Applause for her challenge

“I expect every person will say they want what’s best for Clinton. We will go further when we go together.” - Susan Galloway

A resident of Clinton challenged all candidates in the March 5 nonpartisan municipal elections for mayor and three council members to “run a clean race – a race your mother and your grandmother would be proud of.”

Susan Galloway, speaking during the public comment portion of Monday night’s city council meeting, said the election process is teaching a civics lesson to every student in Laurens County. 

She urged the candidates, including all four incumbents, to teach the students “it is possible to disagree and still remain friends.”

Mayor Bob McLean and city council members Shirley Jenkins and Jimmy Young are being challenged for re-election. Council member Gary Kuykendall is unopposed.

“I expect every person will say they want what’s best for Clinton,” Galloway said. “We will go further when we go together.” 

Her comments received applause from those in the packed council chambers for the monthly meeting.

In business, council received and accepted the city’s audit from the 2018 fiscal year and learned the city has once again received (for the 29th year) the Certificate of Achievement for Financial Reporting Award.

The audit shows Clinton has a fund balance of $9.4 million – all but $2.2 million is in a fund restricted for tourism promotion because the money is received from hospitality and accommodation taxes.

The unassigned fund balance is roughly 4.5 months of operating expenditures. CPA Sheryl Medders, who presented the report to council representing the accounting firm of McKinley, Cooper, said it would be better if the city had six months of operating expenditures.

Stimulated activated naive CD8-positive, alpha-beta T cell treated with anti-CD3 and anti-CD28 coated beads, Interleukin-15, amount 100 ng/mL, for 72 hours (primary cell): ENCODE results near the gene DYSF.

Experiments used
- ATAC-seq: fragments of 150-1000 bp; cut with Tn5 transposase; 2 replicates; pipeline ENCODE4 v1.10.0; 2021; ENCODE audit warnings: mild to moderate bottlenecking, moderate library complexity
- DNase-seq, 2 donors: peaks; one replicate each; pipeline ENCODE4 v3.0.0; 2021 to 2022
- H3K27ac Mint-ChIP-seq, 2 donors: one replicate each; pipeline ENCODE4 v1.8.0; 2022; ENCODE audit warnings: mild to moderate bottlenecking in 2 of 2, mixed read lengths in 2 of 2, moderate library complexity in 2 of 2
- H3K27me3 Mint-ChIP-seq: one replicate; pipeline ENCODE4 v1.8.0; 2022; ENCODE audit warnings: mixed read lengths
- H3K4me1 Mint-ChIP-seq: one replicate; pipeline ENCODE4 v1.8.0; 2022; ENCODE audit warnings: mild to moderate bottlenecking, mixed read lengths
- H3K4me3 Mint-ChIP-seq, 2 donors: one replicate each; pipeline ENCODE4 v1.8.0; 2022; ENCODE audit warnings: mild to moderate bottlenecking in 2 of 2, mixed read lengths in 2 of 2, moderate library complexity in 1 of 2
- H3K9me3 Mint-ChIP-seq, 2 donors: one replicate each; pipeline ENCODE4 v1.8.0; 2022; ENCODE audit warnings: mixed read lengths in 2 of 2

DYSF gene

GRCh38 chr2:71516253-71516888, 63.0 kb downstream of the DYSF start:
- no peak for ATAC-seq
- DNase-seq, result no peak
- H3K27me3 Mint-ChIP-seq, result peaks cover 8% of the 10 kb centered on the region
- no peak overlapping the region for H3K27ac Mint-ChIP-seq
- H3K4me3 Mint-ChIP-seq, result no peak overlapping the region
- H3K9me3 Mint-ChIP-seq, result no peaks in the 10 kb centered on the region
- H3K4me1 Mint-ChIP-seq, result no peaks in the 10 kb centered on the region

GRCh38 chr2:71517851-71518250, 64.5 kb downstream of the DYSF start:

“But you continue to improve in that area,” she said. “Ten years ago, you had zero.”

Medders said the increasing fund balance shows the city is budgeting well and spending according to budget. She also said the city’s net position has increased every year in the past decade except for a few years when the city had to make changes in its financial reporting of unfunded liabilities. “You’re going in the right direction,” she said.

City Manager Bill Ed Cannon said a public forum concerning the city’s planned recreation complex on Hwy. 56 North will be held on the property on Tuesday, Jan. 22 at 3 p.m.

The public is invited to review preliminary plans and to offer comments and suggestions, Cannon said. He said the Clinton YMCA has agreed to be involved in the project and will be represented at the meeting, along with “the design people.”

Cannon has used a Kentucky engineering firm to provide conceptual plans. He said the company will need precise instructions before they can develop a master plan for the complex. “We have to tell them what we want,” he said. 

He later said it would be March, April or May before any dirt is moved on the project, which will be guided by “where our resources let us go.”

The city manager said the complex will contain approximately 155-160 acres. “This is truly for the people of Clinton. This is very important to us. When I interviewed (for the city manager’s job), y’all were very passionate about that.”

Council member Danny Cook asked Cannon to also schedule a second meeting in the evening or on the weekend since not everyone will be able to attend a mid-afternoon meeting.

In a related move, council gave first reading approval to provide a 20’ easement to property owner Monte Dutton. The city closed Monday afternoon on the purchase of approximately 69 acres that were purchased from Dutton for the recreation complex.

Cannon said the survey revealed that Dutton would be cut off from access to another piece of property he owns that has a tower on it. He said Dutton asked for the easement so that he could get to the other land.

“We owe it to Monte,” he said, adding the second reading would not be given until the final plans are developed because the easement might have to be moved.

Council member Jenkins complained that the item was added to the agenda at the meeting, which required a two-thirds majority vote. “I don’t like last minute amendments,” she said.

Cannon said the problem didn’t arise until about 3 p.m. Monday.

The vote to amend the agenda to consider the easement was unanimous.

(More from the Jan. 7 council meeting, including names of Christmas parade and decorating award winners will be in the Jan. 16 Chronicle.)

 

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